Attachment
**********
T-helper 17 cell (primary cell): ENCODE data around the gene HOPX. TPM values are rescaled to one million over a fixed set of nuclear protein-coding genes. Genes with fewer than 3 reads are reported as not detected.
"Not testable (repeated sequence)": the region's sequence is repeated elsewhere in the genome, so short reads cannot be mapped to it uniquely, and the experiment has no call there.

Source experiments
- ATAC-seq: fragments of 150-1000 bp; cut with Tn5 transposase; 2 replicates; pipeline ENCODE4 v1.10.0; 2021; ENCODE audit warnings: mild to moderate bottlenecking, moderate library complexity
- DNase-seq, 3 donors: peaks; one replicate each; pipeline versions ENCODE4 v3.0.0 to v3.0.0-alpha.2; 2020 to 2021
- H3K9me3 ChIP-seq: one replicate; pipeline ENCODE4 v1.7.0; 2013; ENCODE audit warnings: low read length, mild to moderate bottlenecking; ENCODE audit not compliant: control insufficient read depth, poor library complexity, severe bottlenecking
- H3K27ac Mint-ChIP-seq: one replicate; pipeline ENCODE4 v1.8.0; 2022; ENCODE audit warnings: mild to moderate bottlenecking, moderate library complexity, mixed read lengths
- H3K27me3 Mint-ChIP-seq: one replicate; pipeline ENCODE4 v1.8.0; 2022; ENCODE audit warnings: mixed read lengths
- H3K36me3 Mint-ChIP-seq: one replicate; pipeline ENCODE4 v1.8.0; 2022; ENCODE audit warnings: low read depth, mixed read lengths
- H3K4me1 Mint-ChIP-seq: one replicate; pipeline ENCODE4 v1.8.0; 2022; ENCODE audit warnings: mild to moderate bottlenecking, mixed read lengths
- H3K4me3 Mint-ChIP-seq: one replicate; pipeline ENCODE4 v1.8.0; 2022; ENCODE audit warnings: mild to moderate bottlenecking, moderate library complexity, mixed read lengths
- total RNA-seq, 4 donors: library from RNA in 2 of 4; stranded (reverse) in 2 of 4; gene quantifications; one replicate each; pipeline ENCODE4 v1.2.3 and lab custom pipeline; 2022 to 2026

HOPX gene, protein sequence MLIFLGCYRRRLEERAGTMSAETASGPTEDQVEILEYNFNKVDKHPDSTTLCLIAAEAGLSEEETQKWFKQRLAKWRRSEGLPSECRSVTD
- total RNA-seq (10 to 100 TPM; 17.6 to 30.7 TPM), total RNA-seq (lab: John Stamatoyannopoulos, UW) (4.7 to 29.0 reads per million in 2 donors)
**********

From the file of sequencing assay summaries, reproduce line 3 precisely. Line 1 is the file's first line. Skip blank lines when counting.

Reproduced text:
Source experiments